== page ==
In northern Greenpoint, three mid-rise affordable residential buildings are going up, with 21 Commercial Street, a six-story, 93-unit residential building, the first to top out. In May, foundation work was underway at 33 Eagle Street, where a seven-story, 98-unit building is planned, and now construction is above street level, according to Brownstoner.
Last December, Thor Equities filed applications for a 71-story, nearly 353,600 square-foot mixed-use tower at 520 5th Avenue, in Midtown, and now Ceruzzi Properties has agreed to acquire the site for $325 million, according to Commercial Observer. The new owner plans to proceed with previous plans, which will feature three stories of retail, followed by 208 hotel rooms up to the 24th floor, and 145 residential units in the upper reaches of the tower.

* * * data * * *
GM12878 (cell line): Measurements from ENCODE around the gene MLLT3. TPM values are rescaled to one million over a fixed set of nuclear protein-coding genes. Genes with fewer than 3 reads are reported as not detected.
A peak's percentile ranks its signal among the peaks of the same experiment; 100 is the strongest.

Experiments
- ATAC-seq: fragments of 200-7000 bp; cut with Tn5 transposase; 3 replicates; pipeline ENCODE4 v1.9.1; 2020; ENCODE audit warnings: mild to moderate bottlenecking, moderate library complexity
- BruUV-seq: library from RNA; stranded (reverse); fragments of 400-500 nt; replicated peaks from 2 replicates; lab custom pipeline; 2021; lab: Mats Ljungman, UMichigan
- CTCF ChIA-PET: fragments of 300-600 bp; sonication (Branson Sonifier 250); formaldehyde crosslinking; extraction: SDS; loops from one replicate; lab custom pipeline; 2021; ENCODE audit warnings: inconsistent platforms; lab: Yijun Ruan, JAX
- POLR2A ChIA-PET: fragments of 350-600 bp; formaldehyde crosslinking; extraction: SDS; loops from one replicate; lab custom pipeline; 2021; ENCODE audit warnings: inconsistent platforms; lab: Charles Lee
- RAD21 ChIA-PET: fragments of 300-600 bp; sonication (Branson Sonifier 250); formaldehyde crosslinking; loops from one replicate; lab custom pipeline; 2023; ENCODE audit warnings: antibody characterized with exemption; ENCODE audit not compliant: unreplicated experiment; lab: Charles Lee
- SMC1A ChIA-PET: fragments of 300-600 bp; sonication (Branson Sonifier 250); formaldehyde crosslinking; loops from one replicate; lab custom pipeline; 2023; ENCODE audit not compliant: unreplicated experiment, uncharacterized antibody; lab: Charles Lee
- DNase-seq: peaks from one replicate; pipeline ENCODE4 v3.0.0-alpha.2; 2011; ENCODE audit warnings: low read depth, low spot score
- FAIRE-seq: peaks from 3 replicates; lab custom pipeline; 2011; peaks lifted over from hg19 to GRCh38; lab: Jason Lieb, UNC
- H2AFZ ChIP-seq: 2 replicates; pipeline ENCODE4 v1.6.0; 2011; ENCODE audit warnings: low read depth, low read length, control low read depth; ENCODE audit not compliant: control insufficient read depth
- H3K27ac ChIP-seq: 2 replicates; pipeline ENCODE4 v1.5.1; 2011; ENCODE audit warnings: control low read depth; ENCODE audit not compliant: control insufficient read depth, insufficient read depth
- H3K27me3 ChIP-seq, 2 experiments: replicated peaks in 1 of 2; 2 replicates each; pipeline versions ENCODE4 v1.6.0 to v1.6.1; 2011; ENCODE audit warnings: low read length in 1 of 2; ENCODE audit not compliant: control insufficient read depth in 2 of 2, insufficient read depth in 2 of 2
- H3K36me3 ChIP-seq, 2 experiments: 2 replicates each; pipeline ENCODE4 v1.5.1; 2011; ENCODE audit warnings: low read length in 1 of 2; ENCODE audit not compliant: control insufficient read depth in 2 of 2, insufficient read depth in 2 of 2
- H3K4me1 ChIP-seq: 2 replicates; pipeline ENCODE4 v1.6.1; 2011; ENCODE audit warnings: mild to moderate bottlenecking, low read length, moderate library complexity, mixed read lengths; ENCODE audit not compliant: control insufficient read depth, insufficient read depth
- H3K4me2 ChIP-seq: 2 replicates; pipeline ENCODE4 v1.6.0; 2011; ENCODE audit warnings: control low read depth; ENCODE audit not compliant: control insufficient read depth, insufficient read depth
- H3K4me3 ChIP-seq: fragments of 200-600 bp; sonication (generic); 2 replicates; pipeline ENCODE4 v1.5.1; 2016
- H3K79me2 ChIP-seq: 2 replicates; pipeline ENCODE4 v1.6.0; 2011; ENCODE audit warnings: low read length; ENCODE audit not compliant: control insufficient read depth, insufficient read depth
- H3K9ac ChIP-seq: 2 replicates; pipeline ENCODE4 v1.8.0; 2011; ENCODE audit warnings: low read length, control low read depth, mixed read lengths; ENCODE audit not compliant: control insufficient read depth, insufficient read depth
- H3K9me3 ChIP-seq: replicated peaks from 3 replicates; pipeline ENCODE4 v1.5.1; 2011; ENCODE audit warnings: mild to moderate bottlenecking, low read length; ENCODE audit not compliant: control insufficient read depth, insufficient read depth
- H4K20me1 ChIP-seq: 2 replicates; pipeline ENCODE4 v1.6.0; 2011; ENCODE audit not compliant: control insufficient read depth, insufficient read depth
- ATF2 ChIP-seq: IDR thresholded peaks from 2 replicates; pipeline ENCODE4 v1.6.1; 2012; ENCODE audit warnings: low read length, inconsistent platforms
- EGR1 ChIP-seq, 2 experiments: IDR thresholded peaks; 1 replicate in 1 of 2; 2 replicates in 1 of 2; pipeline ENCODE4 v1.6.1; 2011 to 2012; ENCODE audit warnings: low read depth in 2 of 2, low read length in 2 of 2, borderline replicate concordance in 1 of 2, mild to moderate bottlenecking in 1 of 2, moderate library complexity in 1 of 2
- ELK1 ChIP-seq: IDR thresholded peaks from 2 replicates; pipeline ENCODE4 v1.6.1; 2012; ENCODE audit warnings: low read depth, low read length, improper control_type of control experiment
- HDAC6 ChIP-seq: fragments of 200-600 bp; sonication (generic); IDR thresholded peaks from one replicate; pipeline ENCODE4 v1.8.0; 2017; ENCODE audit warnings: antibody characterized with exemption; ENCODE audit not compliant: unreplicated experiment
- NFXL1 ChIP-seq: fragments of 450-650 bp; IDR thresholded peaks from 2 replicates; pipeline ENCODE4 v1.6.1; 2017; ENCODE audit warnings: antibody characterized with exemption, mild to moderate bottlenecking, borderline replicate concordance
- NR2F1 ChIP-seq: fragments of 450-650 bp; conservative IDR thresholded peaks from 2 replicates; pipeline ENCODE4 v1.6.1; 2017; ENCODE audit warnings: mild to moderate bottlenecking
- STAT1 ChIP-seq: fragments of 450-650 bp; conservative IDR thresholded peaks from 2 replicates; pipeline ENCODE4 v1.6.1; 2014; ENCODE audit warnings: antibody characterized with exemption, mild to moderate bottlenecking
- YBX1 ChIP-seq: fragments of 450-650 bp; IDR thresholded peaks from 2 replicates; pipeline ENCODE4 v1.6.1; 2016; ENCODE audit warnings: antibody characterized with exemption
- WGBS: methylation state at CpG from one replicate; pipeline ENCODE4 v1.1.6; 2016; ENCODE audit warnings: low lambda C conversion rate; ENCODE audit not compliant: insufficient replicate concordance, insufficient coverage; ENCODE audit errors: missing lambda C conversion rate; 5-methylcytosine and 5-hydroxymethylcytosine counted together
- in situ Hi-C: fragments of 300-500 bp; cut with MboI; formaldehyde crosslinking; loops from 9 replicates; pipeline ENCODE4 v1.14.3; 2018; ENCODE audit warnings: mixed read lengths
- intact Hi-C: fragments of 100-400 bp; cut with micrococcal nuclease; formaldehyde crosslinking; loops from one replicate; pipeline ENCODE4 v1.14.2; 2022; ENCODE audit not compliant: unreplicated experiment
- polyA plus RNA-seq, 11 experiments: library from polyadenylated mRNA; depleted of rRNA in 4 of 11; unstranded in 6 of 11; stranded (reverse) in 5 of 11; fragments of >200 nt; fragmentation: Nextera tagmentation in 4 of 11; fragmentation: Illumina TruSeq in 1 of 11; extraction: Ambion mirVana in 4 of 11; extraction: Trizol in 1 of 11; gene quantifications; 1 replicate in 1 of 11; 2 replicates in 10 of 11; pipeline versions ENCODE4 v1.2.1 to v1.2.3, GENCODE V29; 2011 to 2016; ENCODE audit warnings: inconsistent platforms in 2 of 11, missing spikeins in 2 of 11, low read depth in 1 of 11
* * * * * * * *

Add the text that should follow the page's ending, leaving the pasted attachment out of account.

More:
The 26-story, 350-dorm-unit Passive House building in the works at Cornell Tech Campus, on Roosevelt Island below the 59th Street Bridge, is now under construction, according to The New York Times. The 270,000 square-foot building, designed by Handel Architects, would be the tallest Passive House building in the world upon completion in 2017. Hudson Companies, Cornell Tech and Related Companies are developing, and the entire $2 billion campus should be built out over the next two decades.
Last week, YIMBY revealed the exteriors for 1 Park Lane, which has an actual address of 36 Central Park South, the site of the current Helmsley Park Lane. While we speculated that Vinoly designed the building, we learned that Handel Architects was in fact behind the renderings; we have also obtained a new set of images which include that version of the project’s interiors and views, which will be very impressive.
Back in late April the Wall Street Journal posted a sliver of the rendering for 126 Madison Avenue, a 47-story residential tower which is being developed by Fosun Property and JD Carlisle at the northern edge of NoMad, on the east side of 30th Street and Fifth Avenue. Now, YIMBY has the full image for the skyscraper, as well as another perspective, giving a much better idea of the 730-foot project’s eventual impact on the Midtown South skyline.